The about page is the place where image selecting skills shine the most. It’s been a while since I first stumbled across Blog Tyrant, and no matter how many videos you shot, or how many pictures you add, the couch photo is still the first photo that comes to mind whenever I think about this brand. Again, this article allows me to reflect on my own thing and motivates me to change the about page as well.

    Oh, and Fiver is definitely worth the shot. I’ve found that narration is top notch and for a ridiculously cheap sum of money. Never tried graphics though, but thanks for the suggestion… Sometimes I forget that the solution for a problem (needing graphics for example), is a thing that I’m already familiar with.

    Btw, loving the blue notes! Saw them first on Wait But Why, and I’m obsessed with their ability to change the format of a text ever since. Blog tyrant is the first site in the niche to use them as far as I know- Kudos!

    1. Ha, that’s exactly where I stole the idea from.

  27. Trina Lea Grant on December 10, 2015

    I use for images I can’t create myself. They are under the creative commons license. Some do not require credit.

    To make my own or edit images, I use the PicsArt app.

    It is so important to properly credit photographers and designers for use of their images. I have had my writing plagiarized and it is a terrible, visceral feeling. At the end of the day, “borrowing” someone else’s work without credit or permission is THEFT.

  28. I’m getting nervous of using plugins as they sometimes slow my site dramatically. I do however use shortpixel to squish my photos. Do you know if this or Smush have a dramatic impact on speed of loading?

    1. Hi Anne,

      I work at WPMU DEV (we build and host Smush).

      For Smush free to work, we set you up with a free API key, and all your images are then sent to be “smushed” on our servers. That means that no, your site won’t slow down at any point, because we do all the image processing and your site does none. Not all image optimizer plugins work in quite the same way, just a heads up 🙂

      1. *However* – the impact it has on your site load time depends wildly on how big your images are, and how well you optimized them when you saved them.

        If you use the highest compression rates when you save in Photoshop, you won’t see massive performance increases.

        To get an idea of how much time your images take on page load, I’d recommend you to check out

      2. Thanks so much for dropping in Bjorn.

  29. Lewis LaLanne on December 10, 2015

    Smush seems like a life-saver for someone who has gone a long time without paying attention to the size of the photos they uploaded into their posts.

    I was that guy a few years ago and the process of modifying 100’s of pictures was far from “One-Click”.

    Until now I was unaware that this app existed and I’m incredibly grateful that you’ve turned me onto it.

    Hopefully I’ll get the opportunity to share it with someone in the future who really needs it.

    1. Might be a bit problematic if you’ve got a huge number of images that need work. My be best to talk to your server admin first.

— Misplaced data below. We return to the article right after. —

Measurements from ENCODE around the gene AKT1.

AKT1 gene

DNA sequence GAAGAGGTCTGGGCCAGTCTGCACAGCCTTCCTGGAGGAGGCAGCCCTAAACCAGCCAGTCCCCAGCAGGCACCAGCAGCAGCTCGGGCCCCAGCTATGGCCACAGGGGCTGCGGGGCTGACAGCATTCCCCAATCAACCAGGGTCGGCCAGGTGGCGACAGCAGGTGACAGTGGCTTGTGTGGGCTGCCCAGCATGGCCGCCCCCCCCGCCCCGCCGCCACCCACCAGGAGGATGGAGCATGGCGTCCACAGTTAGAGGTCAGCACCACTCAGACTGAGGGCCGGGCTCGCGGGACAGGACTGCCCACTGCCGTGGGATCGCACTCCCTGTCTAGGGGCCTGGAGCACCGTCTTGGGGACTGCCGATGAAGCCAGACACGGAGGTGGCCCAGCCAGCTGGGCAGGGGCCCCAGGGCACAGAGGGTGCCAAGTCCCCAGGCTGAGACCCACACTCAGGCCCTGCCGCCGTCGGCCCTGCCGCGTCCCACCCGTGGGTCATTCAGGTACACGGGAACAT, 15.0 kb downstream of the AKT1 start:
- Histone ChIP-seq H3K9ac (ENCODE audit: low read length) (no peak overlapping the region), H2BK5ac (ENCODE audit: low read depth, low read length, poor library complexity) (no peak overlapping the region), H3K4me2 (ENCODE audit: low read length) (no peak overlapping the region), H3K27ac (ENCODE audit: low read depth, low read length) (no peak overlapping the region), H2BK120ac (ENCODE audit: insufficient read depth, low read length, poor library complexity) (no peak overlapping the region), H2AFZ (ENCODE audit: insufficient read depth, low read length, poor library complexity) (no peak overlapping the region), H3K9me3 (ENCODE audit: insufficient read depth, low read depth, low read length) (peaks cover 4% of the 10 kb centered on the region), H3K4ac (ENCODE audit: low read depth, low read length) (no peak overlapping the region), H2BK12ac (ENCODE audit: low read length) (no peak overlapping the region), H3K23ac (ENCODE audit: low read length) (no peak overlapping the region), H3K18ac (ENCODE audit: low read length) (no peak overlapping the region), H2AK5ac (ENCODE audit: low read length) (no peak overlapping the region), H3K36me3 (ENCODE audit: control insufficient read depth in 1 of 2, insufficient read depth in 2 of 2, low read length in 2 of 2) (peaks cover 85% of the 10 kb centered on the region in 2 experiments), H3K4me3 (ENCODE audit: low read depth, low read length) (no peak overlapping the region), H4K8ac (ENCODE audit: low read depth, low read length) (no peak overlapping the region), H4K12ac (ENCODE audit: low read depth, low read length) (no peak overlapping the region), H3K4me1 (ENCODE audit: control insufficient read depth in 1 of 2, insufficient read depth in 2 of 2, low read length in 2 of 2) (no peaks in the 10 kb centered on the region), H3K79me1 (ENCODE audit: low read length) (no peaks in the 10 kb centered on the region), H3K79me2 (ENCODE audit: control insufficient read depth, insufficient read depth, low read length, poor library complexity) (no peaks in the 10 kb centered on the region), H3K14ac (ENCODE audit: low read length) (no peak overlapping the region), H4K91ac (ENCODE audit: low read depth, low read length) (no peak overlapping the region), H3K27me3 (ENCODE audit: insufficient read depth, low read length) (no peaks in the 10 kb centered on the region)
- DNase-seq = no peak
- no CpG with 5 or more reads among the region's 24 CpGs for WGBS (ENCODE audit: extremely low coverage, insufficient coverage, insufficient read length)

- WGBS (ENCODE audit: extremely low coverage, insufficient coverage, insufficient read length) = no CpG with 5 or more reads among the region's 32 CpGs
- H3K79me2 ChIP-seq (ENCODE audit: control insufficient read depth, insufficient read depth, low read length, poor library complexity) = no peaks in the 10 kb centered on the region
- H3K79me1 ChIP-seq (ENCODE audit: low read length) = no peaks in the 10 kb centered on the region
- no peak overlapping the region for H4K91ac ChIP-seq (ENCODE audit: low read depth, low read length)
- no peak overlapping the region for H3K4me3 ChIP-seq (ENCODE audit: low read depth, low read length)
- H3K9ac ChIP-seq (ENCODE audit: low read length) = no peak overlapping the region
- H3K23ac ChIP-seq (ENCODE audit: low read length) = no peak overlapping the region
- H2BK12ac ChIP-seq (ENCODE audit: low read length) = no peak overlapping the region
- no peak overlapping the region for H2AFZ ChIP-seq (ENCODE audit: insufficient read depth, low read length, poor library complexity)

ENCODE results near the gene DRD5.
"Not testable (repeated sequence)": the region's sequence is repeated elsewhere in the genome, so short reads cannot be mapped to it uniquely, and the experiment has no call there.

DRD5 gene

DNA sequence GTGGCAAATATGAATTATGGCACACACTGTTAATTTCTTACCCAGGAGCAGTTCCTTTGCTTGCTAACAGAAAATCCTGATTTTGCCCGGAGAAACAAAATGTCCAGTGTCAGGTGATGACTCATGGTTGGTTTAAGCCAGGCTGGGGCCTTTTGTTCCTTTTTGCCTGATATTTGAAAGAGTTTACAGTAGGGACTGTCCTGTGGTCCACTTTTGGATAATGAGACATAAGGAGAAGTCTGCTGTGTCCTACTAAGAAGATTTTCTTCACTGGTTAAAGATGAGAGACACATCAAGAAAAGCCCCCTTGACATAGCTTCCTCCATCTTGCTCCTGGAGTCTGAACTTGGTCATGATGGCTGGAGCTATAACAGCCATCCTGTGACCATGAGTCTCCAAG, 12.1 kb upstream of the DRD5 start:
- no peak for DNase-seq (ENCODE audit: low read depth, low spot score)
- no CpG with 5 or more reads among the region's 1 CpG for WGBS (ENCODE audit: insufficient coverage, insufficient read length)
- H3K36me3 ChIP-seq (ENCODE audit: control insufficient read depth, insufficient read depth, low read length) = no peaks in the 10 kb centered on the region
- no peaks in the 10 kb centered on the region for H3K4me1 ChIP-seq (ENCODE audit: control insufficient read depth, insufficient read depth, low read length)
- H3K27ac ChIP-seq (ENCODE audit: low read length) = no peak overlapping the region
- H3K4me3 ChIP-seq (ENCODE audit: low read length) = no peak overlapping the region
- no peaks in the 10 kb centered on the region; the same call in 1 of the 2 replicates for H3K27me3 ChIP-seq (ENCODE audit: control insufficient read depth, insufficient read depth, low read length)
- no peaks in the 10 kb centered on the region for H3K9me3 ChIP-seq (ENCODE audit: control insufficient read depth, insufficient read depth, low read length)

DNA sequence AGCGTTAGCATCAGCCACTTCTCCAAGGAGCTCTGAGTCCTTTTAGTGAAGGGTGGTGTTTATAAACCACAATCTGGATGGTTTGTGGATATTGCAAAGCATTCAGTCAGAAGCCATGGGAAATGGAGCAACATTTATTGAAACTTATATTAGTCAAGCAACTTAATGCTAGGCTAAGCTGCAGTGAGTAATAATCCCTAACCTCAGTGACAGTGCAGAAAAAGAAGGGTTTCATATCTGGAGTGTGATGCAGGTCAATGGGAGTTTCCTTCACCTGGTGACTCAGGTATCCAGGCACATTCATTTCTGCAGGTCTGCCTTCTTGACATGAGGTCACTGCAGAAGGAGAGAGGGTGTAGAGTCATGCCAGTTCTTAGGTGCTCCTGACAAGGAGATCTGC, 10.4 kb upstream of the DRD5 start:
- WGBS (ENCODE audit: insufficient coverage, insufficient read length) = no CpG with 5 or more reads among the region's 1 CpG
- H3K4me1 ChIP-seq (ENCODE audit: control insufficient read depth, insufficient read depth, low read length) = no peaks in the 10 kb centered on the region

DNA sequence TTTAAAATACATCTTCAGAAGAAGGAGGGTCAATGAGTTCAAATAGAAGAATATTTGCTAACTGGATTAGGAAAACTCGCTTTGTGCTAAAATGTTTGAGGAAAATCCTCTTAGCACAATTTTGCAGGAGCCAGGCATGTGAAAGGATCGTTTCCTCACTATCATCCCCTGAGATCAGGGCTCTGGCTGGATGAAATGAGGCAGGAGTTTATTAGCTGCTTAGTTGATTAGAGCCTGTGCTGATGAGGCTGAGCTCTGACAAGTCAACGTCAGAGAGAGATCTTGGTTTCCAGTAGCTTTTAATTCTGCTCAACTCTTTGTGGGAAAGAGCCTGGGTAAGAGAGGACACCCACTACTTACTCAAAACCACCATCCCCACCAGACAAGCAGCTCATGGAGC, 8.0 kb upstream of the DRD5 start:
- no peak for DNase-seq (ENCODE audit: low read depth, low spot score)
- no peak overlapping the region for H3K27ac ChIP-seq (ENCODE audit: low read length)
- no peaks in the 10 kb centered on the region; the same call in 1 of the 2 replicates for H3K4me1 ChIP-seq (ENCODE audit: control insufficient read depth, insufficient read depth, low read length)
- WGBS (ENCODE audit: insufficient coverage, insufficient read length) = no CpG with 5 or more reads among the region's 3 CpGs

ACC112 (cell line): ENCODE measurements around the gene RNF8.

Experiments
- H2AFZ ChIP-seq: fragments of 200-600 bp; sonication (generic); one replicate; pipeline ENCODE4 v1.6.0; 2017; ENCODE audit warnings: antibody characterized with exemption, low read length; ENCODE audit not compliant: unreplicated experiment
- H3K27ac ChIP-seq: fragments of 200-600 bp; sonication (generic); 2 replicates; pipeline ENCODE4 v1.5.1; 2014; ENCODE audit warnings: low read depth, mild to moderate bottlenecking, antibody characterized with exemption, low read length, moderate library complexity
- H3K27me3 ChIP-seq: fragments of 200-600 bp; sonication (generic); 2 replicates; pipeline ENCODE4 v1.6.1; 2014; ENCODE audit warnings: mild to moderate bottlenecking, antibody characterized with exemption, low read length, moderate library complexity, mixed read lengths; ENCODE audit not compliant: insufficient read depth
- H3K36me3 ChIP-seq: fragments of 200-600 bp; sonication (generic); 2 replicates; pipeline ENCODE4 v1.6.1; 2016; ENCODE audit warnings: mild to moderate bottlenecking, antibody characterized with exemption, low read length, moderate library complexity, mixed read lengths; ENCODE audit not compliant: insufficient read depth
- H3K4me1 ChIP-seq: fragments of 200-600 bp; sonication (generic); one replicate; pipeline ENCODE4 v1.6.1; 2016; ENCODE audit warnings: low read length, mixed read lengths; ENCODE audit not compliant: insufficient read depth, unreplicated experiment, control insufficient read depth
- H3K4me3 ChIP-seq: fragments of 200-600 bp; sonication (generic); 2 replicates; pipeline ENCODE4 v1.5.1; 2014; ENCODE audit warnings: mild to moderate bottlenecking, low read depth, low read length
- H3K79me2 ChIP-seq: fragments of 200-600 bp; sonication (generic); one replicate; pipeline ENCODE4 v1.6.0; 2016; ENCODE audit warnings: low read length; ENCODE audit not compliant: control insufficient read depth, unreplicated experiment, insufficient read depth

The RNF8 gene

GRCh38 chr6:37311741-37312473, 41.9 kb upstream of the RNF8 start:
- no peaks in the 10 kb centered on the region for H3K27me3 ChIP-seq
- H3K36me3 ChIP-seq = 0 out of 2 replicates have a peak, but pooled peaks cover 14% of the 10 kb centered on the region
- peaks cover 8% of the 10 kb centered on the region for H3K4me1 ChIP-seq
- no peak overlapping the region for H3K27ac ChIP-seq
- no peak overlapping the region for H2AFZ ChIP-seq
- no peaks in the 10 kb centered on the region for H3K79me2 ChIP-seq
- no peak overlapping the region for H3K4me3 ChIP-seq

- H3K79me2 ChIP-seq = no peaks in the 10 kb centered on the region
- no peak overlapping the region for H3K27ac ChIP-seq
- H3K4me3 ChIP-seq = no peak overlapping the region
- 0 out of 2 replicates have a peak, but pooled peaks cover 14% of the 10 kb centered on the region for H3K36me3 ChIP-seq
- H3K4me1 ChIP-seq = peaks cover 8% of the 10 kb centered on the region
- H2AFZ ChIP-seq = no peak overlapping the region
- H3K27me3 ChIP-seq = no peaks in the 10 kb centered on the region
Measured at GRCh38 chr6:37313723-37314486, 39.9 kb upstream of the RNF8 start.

1. In thread with Ramsay’s comment above, if you have a massive amount of non-optimized images on your site, and you want them all smushed, you might want to drop the $19 it costs to go pro for one month. You then get a “bulk smush” option and can just click once, we’ll handle the rest.

        Not saying this is the *only* way Smush can help you with a lot of images, but it’s definitely the most efficient in terms of time spent.

        And yes, I do work at WPMU DEV – BUT, the 300K people with the free version installed don’t 😉

        1. Okay it’s time I give this a shot!

  30. Thank you so much for sharing great article. Your blog post is very helpful for finding Quality website for find images for your blog. As before i was using image from google but that is not good for blog site. You have added almost all top site. I m trying to set keyword for my website. please advise very needful. Thanks

    1. I’m glad you’re not using images from Google anymore. Please make sure you change any images you have on your blog.

  31. I am happy to getting your comments regarding your image selection on blog posting. It will help to bring the quality image output the keyword

    1. I’m glad you enjoyed it.

  32. A Really Big Guide to Finding Images for Your Blog (and How to Use Them Like a Pro) | Affiliate Marketing Hero on December 13, 2015

    […] Source link […]

  33. the 10 Basics of Blogging Search Engine Optimization | on December 14, 2015

    […] Here’s a big guide to finding images for your blog that talks about why you need original images and photos and how to use them to your best […]

  34. James Hipkin on December 14, 2015

    I saw this excellent post and it inspired us to publish a plugin we developed and use internally for the custom sites we build. Image Attribution Tagger is available now on the plugin repository. As the name suggests, it makes it easy to attach the Creative Commons image attribution or any sort of license to the images you use on your site. Hopefully your readers will benefit from a tool like this.

    Have a look. Let me know what you think.


    1. Sounds like a much-needed service! Nice work.

  35. Great advice regarding images. It’s definitely a weekly battle for me! Thanks for sharing.

    1. Hope it helped!

  36. We have a confession to make… | Two Cameras and a Bucket List on December 15, 2015

    […] more amateur/professional reasons such as embellishing you blog or growing your […]